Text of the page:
When I stopped by Sonic Boom in Capitol Hill last week to pick up some empty CD cases for future mixes, I stumbled upon Dark Was The Night, the recently released benefit album from the Red Hot Organization, which has put out a number of compilations over the years to raise money for HIV/AIDS prevention and awareness efforts. The price (between $12 and $13, I think) was extremely low considering the total number of tracks (31!), and though I tend to be at least as wary of benefit albums as the average person, I went for it. After all, the lineup of artists -- Bon Iver, The Books, Yeasayer, The National, Spoon, Grizzly Bear, Beirut, and even quirky Canadian hip-hop artist Buck 65 -- struck me as the kind of zeitgeist-ish assembly you rarely find on mixes like this. Usually, a benefit album's roster is clearly intended to be hip but falls well short of the mark; this one seemed right on the money.

It's no great surprise that the record is a mixed bag; what is surprising is who shines and who falls flat. Spoon's "Well Alright" is the sort of mildly frantic, forward-surging minimalist punky pop they haven't released in years. Their last full-length album, Ga Ga Ga Ga Ga, was at once more experimental, heavily produced, and on target than previous strong but hit-and-miss efforts. The band's Dark track is peppy but forgettable, and its resemblance to their more low-fi earlier work suggests to me that this is more of a second-tier B-side than anything else.

What's more interesting is when an artist uses the freedom of the compilation format to depart from his or her usual style. This is what Sufjan Stevens does on the epic "You Are the Blood," which starts with R2D2-like electronic squawks and drones, then gives way to Stevens' distinctively gentle vocals. The music that surrounds them is considerably more downbeat than his usual neo-Americana orchestrations, though the lyrics evoke Stevens' usual theme of Christian praise:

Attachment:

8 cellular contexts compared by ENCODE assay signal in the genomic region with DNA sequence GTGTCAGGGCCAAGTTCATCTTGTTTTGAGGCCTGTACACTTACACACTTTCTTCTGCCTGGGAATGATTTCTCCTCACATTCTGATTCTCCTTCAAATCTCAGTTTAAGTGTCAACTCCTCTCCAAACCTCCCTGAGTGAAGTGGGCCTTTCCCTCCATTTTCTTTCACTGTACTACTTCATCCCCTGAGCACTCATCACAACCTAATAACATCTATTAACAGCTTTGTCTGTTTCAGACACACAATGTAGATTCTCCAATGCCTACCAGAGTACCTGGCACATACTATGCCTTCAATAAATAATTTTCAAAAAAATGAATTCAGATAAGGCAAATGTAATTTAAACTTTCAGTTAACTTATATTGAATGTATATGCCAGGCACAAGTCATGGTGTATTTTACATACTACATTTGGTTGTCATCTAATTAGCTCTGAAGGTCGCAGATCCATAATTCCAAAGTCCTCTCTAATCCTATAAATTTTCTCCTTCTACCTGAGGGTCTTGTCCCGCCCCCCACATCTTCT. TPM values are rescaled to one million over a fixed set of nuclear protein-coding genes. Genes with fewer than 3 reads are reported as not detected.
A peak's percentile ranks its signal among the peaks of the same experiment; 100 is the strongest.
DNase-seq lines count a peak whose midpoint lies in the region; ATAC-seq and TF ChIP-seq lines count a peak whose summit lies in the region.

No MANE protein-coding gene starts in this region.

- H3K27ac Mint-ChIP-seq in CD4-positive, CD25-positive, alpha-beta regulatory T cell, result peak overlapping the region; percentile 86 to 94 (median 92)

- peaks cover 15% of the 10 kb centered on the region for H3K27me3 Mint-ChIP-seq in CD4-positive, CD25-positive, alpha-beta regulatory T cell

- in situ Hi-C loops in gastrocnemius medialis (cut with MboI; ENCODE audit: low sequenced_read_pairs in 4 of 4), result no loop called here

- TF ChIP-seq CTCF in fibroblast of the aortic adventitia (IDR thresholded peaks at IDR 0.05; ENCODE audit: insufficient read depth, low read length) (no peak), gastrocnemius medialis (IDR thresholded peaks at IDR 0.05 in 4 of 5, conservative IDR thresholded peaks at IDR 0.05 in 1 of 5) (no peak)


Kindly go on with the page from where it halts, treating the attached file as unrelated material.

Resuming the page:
You are the blood flowing through my fingers/All through the soil and up in those trees/You are electricity and you're light/You are sound itself and you are flight
That the "You" Stevens is referring to is God seems hard to deny; there's even a little blood imagery to invoke the Son as well as the Father. Still, like much of the artist's other work (especially on his 2005 masterpiece, Illinois), this is music that defies easy categorization and has greater potential appeal than a strange, dirge-like worship song normally would.

Some established bands, like the Arcade Fire with "Lenin" and the New Pornographers with "Hey Snow White," contribute light-hearted, unmemorable throwaways that might interest fans but are unlikely to grab newcomers, since they don't demonstrate anything close to the bands' full power. Rising Brooklyn tribal-rock outfit Yeasayer has the right idea with "Tightrope," a tune that feels tossed off in the best possible sense. It seems mostly about the band enjoying itself, and on albums like this, that's often a formula for success. "Service Bell," a brief, delicate duet between Canadian acts Feist and Grizzly Bear, is another winner that easily ranks with either band's best work, and "Brackett, W9" highlights Bon Iver's inspired, low-fi production and ethereal vocals to fine effect.

Dark's covers, on the other hand, are pretty uninspired. Conceptually, Sharon Jones & The Dap-Kings' neo-soul sensibility is a great match for Shuggie Otis' smartly soulful "Inspiration Information," yet their take is more of a down-the-line single than a home run. My Brightest Diamond's version of Nina Simone's "Feeling Good" adds nothing and is completely unnecessary, and even Antony's rendition of a Dylan song, "I Was Young When I Left Home," isn't more than the sum of its parts. (In contrast, Antony's contribution to the I'm Not There soundtrack, "Knockin' On Heaven's Door," adjusted the song's tone from world-weary to mournful, thus serving as a true interpretation rather than a straight rendition.)